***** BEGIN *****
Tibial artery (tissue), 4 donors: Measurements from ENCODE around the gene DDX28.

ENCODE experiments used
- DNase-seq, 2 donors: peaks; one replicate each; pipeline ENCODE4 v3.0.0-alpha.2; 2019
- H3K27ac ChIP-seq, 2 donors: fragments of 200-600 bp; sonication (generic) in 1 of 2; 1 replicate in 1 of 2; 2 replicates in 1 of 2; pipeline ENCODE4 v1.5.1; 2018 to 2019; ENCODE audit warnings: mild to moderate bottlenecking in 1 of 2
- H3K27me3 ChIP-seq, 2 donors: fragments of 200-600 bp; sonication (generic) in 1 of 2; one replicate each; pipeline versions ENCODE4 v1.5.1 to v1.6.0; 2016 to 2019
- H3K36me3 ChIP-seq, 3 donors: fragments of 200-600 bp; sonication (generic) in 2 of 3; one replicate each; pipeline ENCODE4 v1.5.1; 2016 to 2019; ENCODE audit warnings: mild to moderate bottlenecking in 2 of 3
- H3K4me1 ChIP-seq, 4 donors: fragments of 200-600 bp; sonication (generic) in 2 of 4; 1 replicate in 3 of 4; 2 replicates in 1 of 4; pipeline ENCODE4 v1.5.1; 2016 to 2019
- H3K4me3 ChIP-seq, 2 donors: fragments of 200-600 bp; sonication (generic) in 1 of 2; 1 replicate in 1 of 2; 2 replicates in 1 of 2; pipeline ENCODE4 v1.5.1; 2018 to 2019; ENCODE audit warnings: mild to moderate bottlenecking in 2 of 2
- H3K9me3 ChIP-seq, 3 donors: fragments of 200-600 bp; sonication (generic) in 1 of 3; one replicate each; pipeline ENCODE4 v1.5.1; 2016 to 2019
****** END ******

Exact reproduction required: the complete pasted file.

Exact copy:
Tibial artery (tissue), 4 donors: Measurements from ENCODE around the gene DDX28.

ENCODE experiments used
- DNase-seq, 2 donors: peaks; one replicate each; pipeline ENCODE4 v3.0.0-alpha.2; 2019
- H3K27ac ChIP-seq, 2 donors: fragments of 200-600 bp; sonication (generic) in 1 of 2; 1 replicate in 1 of 2; 2 replicates in 1 of 2; pipeline ENCODE4 v1.5.1; 2018 to 2019; ENCODE audit warnings: mild to moderate bottlenecking in 1 of 2
- H3K27me3 ChIP-seq, 2 donors: fragments of 200-600 bp; sonication (generic) in 1 of 2; one replicate each; pipeline versions ENCODE4 v1.5.1 to v1.6.0; 2016 to 2019
- H3K36me3 ChIP-seq, 3 donors: fragments of 200-600 bp; sonication (generic) in 2 of 3; one replicate each; pipeline ENCODE4 v1.5.1; 2016 to 2019; ENCODE audit warnings: mild to moderate bottlenecking in 2 of 3
- H3K4me1 ChIP-seq, 4 donors: fragments of 200-600 bp; sonication (generic) in 2 of 4; 1 replicate in 3 of 4; 2 replicates in 1 of 4; pipeline ENCODE4 v1.5.1; 2016 to 2019
- H3K4me3 ChIP-seq, 2 donors: fragments of 200-600 bp; sonication (generic) in 1 of 2; 1 replicate in 1 of 2; 2 replicates in 1 of 2; pipeline ENCODE4 v1.5.1; 2018 to 2019; ENCODE audit warnings: mild to moderate bottlenecking in 2 of 2
- H3K9me3 ChIP-seq, 3 donors: fragments of 200-600 bp; sonication (generic) in 1 of 3; one replicate each; pipeline ENCODE4 v1.5.1; 2016 to 2019